Station has 32 entrance fare gates and 21 exit fare gates. It has 1200 chairs for passengers, 3 information kiosks, and 2 machines for due ticket fare. However, 500 more chairs have been set up because of crowded traffic. Now New train station transports more than 100K passengers in and out daily.
Station has three ticket offices now, and they are intercity automatic ticket booking office (18 TVMs), Station No. 1 booking office (19 ticket windows), and temporary booking office (15 windows). The first two ticket offices are to sell high speed train tickets only.
Types to Trains (from Wikipedia)
The letter prefixes on train numbers indicate the type of train. From fastest to slowest, the fast trains are:
C: intercity high-speed rail. Top speed 380km/h (237 mph).
G: latest generation CRH, all with top speeds of at least 330 km/h (over 200 mph) and some up to 380 km/h
D: earlier generation CRH, with top speeds of 250 km/h (155 mph)
The slower trains are:
Z or T: intermediate-speed non-CRH trains. Some of these get up to 160 km/h (100 mph)
K or no letter: slower, cheaper and more crowded trains
On most trains, there are just two classes of seats, first class and second class. Both classes are comfortable, though first has noticeably wider seats. Some trains also have a limited number of VIP sightseeing class or private seat cabins. Some long-distance runs have sleeper cabins.
There may be even be vendors selling some food and drinks, but you can bring your own to save on the cost of traveling as some of these could be higher in cost.
There are a few lines in service, the schedule is also available to check here or here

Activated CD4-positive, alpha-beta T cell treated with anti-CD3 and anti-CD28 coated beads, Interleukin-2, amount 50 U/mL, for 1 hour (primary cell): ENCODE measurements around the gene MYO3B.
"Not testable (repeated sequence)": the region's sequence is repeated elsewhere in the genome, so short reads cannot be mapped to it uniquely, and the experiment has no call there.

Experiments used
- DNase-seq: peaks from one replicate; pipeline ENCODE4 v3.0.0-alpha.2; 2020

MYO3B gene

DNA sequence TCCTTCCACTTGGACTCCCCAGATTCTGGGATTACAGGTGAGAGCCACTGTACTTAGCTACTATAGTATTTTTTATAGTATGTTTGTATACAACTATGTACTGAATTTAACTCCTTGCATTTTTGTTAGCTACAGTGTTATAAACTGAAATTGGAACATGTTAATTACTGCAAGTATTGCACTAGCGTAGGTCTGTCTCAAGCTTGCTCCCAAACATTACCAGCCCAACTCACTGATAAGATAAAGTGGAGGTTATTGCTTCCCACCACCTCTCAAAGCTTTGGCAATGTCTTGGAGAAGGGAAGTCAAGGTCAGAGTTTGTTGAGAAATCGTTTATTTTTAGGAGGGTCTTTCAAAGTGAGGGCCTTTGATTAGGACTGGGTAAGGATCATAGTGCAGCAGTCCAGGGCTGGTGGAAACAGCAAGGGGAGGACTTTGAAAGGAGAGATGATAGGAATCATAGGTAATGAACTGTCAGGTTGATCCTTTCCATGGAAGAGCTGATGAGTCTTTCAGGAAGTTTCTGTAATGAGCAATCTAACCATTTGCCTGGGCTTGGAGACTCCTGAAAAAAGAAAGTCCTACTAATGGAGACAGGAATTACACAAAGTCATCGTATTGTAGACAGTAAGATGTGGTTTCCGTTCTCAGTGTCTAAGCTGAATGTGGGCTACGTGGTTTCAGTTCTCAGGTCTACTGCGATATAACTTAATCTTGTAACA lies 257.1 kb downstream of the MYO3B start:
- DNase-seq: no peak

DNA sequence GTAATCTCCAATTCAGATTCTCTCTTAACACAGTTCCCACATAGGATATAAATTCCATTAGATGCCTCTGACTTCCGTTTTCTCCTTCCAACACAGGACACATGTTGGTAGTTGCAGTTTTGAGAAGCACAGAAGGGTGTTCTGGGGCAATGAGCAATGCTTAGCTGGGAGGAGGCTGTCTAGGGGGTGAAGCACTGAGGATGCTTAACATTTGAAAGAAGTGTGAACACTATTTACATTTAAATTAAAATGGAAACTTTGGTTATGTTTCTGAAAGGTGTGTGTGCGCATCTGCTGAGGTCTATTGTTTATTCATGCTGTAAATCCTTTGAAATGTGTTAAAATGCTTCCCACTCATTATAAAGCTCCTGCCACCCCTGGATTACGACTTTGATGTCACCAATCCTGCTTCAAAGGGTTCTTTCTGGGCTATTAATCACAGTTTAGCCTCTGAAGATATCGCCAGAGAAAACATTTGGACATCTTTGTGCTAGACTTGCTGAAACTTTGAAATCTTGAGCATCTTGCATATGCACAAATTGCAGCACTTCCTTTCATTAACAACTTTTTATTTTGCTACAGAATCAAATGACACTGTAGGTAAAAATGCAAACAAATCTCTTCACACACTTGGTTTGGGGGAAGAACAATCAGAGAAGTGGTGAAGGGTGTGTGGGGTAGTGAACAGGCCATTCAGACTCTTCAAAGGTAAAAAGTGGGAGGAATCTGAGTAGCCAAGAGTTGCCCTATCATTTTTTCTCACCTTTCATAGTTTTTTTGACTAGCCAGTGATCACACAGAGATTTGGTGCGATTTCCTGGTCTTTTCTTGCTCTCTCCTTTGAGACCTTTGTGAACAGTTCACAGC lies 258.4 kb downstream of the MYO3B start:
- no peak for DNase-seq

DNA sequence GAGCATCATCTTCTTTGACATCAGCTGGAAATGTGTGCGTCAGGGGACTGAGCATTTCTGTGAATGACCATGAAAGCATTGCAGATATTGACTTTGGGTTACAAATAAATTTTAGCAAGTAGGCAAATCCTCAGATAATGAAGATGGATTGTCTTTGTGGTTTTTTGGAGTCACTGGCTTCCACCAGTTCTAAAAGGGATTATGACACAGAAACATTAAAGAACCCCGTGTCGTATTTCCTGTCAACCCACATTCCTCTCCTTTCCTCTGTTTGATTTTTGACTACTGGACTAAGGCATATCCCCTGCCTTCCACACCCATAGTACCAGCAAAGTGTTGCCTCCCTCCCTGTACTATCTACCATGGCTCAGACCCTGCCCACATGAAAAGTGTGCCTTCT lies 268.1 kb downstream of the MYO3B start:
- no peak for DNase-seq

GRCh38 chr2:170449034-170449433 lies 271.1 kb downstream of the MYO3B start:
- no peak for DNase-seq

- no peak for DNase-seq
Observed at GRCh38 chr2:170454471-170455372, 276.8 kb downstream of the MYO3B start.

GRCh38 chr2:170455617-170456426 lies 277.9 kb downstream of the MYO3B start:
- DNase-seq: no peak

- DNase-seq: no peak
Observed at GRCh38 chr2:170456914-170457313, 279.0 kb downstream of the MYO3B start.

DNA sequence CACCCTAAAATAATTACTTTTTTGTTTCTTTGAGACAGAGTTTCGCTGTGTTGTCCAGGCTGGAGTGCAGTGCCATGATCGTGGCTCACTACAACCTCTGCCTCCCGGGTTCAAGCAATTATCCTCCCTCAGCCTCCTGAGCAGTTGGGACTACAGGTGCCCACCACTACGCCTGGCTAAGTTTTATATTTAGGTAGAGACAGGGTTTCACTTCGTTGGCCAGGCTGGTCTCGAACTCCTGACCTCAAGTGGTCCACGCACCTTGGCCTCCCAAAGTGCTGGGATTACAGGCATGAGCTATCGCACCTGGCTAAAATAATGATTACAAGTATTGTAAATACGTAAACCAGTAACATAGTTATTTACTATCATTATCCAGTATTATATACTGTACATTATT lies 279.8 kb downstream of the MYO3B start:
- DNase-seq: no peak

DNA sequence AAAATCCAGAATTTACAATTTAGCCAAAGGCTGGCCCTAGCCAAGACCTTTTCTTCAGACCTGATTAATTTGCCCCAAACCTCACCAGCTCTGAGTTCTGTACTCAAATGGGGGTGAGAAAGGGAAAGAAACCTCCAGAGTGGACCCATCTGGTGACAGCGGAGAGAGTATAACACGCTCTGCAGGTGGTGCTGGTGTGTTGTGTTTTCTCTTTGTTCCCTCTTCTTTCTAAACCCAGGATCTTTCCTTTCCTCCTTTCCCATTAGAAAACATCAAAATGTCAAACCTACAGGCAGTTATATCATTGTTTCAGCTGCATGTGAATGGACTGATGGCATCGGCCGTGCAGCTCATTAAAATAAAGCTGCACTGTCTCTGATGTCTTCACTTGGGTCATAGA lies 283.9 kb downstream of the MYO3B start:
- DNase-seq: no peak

To get from Suzhou to Shanghai, one should look out for the Shanghai-Nanjing line
Shanghai - Suzhou - Wuxi - Changzhou - Zhenjiang - Nanjing.
As Wikipedia would put it, the Shanghai to Nanjing is the busiest stretch of railway on Earth
It is important to note that at the moment of posting, there are two types of trains operating on this line; which is the D and the G train (refer to the prefixes and types of trains above).
(Quoted from Wikipedia)
a. The D train from the main Shanghai station to Nanjing was one of the first CRH lines and is still in service. It takes a bit over two hours.
b. A new G train line opened in July 2010, running from the new Hongqiao Station in Shanghai, right next to the airport and on subway Line 2. Shanghai-Nanjing time is now 73 minutes for non-stop service; some trains also make intermediate stops.
There is a newer line which was completed in 2011, and the travel time was reduced to less than an hour.
We took the G train; and followed the directions to the gate/platform.
A typical scene on the train platform on a normal working weekday
The seats are all assigned, but still there are times when you may find your seats taken up but rare.
The train offers comfortable seats and a smooth sailing ride through all the different stations to Shanghai, and honestly, I find it a very enjoyable train ride and it barely feels like I was on a train; yes, it was that smooth!
It took us about 30-40 minutes to reach Shanghai Main Station from Suzhou Railway station, and I recommend this as the mode of transport to get to the city as the traffic is just horrendous getting into the city most of the days; especially on weekends.
A few final pointers:
1. Beware of your belongings as there may be pickpockets around in busy areas such as the train stations.
2. There may be many 'black' or illegal cabs around the stations (in Suzhou), do be careful and only take licensed cabs at the level B1 where the taxis are gathered. (Follow the signs).
As always, travel safe, and follow the signs, although the directory and the railway routes map can be confusing.
For further information, you can check some of the travel sites, or you can send me your questions, I could try to answer or get the answers for you, if I can :)